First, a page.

If your ads are deemed guilty of having a poor Quality Score, you risk either having to overpay cost-per-clicks to remain in the search engine results page or face banishment.
When your PPC (define) campaign first goes live or you add new keywords or creative to your campaign, do the search engines give your new additions the benefit of the doubt (regarding them as "innocent till proven guilty of being irrelevant"), or are they deemed "guilty till proven innocent (relevant)?" Over time, the answer to this question has changed and it will likely continue to change as the search engines find the right balance between advertisers' need for speed in getting listings live and consumers' desire to see listings that have proven themselves relevant in comparison to their peers.
Column ideas come from strange places, and sometimes one tries to make the column topical. I had the "privilege" of serving on jury duty this week at the nice new U.S. District Court Southern District of New York, Daniel Patrick Moynihan United States Courthouse. The jury summons said no laptops, no blackberries, so the first day was bizarre. It was the least connected day I've spent in years and while that's fine during a voir dire where there's something to do, after reading the day's news, I started suffering from "connectivity withdrawal and search withdrawal syndrome." It's amazing how central surfing and searching have become to many of us within 15 years. While sitting in the jury waiting room I even started visualizing the (define) SERP, thinking about what topic to write this week. So, here it is.
Call it Quality Score or call it by any other name. Reality is, if your ads are deemed guilty of having a poor Quality Score, you risk either having to overpay CPCs (define) to remain in the SERP or face complete banishment from the SERP altogether. Search engines still look primarily at one variable when establishing a relevance score for your ads.
The second variable that isn't talked about enough is the click-back-rate, sometimes called the "bounce rate." There is a difference that may be important from the perspective of Quality Score. Google Analytics defines bounce rate as: "the percentage of single-page visits or visits in which the person left your site from the entrance (landing) page." I define the click-back-rate as the percentage of times that the user/searcher actually hits the back button returning to the SERP. The reason this matters is because Google, Yahoo, and Microsoft could easily be tracking the percentage of times your site visitors return to the SERP, whereas the engines can't know if the user abandoned your page by instead navigating directly to another site via URL, bookmark, or toolbar. If indeed the engines want to keep searchers happy, as well as maximize their revenue, factoring the click-back-rate into an overall Quality Score is probably a better way to determine the relevance of a landing page than a spider-based keyword, semantic or linguistic analysis. However, the search engines purportedly use those types of landing page factors too.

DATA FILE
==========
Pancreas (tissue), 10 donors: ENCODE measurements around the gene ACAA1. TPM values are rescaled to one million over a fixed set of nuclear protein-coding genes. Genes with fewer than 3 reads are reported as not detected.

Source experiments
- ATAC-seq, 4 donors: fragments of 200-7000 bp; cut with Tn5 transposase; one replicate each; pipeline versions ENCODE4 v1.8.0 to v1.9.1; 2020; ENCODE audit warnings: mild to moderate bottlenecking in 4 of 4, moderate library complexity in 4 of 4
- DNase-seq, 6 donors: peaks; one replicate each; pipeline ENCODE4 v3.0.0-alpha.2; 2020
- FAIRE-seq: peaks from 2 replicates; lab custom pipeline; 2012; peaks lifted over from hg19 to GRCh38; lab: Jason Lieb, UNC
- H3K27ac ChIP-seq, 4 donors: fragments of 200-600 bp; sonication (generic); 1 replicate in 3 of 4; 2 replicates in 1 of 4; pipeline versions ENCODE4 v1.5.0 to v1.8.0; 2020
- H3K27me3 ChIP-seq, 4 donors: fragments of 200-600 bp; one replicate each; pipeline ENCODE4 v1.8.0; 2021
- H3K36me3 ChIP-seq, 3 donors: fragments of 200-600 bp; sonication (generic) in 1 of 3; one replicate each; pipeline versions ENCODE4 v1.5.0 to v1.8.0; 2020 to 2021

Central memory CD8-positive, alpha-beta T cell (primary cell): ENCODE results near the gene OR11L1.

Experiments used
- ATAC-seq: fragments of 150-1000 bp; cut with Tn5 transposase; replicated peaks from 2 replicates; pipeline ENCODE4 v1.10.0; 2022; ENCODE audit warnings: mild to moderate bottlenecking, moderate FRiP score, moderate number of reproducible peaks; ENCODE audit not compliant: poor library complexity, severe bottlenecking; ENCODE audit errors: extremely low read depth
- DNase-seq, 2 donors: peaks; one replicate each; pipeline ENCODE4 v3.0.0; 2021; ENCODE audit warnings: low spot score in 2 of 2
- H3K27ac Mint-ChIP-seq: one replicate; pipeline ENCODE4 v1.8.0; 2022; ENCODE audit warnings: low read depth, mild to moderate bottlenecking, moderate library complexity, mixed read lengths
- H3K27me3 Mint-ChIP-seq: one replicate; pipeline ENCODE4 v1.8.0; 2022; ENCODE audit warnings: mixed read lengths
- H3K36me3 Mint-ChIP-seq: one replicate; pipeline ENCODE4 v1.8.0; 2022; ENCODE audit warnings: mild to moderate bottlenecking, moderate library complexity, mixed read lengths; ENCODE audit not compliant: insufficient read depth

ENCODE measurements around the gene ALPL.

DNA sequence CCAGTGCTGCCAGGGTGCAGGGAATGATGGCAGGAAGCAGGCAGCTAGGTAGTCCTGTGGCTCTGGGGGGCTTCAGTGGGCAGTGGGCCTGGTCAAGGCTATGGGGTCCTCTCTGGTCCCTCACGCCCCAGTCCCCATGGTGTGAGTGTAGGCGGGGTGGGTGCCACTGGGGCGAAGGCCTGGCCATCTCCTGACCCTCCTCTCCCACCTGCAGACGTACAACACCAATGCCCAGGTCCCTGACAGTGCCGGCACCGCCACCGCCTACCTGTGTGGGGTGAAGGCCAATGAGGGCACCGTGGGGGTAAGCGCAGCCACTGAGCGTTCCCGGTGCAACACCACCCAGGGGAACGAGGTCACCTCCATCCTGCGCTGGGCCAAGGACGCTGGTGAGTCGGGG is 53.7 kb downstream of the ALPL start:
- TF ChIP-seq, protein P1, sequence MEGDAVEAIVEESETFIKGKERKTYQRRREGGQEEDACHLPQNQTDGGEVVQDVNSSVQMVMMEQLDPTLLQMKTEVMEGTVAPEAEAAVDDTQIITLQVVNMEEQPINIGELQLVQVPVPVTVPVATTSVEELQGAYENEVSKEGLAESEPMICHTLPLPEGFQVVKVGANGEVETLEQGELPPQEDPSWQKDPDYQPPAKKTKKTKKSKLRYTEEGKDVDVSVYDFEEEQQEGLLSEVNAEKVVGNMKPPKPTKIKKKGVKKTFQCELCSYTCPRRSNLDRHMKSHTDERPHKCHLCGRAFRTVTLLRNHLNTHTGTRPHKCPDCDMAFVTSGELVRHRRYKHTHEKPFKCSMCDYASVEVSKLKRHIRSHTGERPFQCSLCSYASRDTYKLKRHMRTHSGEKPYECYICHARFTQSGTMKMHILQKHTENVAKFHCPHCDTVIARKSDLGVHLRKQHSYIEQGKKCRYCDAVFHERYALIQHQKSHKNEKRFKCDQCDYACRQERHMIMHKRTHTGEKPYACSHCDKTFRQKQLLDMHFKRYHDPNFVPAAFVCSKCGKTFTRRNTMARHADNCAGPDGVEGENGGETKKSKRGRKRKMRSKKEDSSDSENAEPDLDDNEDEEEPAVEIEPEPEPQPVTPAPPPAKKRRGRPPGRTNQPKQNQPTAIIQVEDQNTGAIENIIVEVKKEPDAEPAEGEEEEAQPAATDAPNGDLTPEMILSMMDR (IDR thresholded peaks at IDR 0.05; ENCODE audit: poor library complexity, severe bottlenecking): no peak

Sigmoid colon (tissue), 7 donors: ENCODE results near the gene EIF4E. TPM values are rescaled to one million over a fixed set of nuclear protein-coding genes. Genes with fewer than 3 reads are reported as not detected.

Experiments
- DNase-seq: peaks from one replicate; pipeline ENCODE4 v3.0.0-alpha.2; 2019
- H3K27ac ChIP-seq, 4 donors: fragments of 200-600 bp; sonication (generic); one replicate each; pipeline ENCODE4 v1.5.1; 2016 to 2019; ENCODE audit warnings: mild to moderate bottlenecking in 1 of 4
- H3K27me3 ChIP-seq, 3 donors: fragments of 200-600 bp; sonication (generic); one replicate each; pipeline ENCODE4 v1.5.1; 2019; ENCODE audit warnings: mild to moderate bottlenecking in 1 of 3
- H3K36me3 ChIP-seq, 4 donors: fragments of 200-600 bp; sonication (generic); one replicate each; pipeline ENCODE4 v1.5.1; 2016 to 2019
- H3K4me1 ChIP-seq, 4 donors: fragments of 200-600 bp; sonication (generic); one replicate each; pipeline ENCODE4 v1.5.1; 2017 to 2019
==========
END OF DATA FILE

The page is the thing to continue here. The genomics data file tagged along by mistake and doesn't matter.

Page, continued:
Before they get to your landing page, consumers judge your ads in comparison to your competition and organic listings, so if you want to keep your Quality Score high and come out of the gate strong, your ad and account structure are really important. Make sure you do the following:
In many search engines, when a new ad group is introduced, the account-level history is used to provide a guess as to the relevance of the ads generated by that ad group. Keeping your overall account clean and well managed pays dividends as you roll out new ad groups because you are rewarded or penalized by your prior account history.
When it comes to PPC search, in the long run you have to prove to the search engines that your ad is relevant, beyond a reasonable doubt, and the search engines have the data to prove it one way or another. You have to arm yourself with the knowledge of how to convince the search engines your ad is the one that consumers will prefer.
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Kevin Lee, Didit cofounder and executive chairman, has been an acknowledged search engine marketing expert since 1995. His years of SEM expertise provide the foundation for Didit's proprietary Maestro search campaign technology. The company's unparalleled results, custom strategies, and client growth have earned it recognition not only among marketers but also as part of the 2007 Inc 500 (No. 137) as well as three-time Deloitte's Fast 500 placement. Kevin's latest book, "Search Engine Advertising" has been widely praised.
Industry leadership includes being a founding board member of SEMPO and its first elected chairman. "The Wall St. Journal," "BusinessWeek," "The New York Times," Bloomberg, CNET, "USA Today," "San Jose Mercury News," and other press quote Kevin regularly. Kevin lectures at leading industry conferences, plus New York, Columbia, Fordham, and Pace universities. Kevin earned his MBA from the Yale School of Management in 1992 and lives in Manhattan with his wife, a New York psychologist and children.
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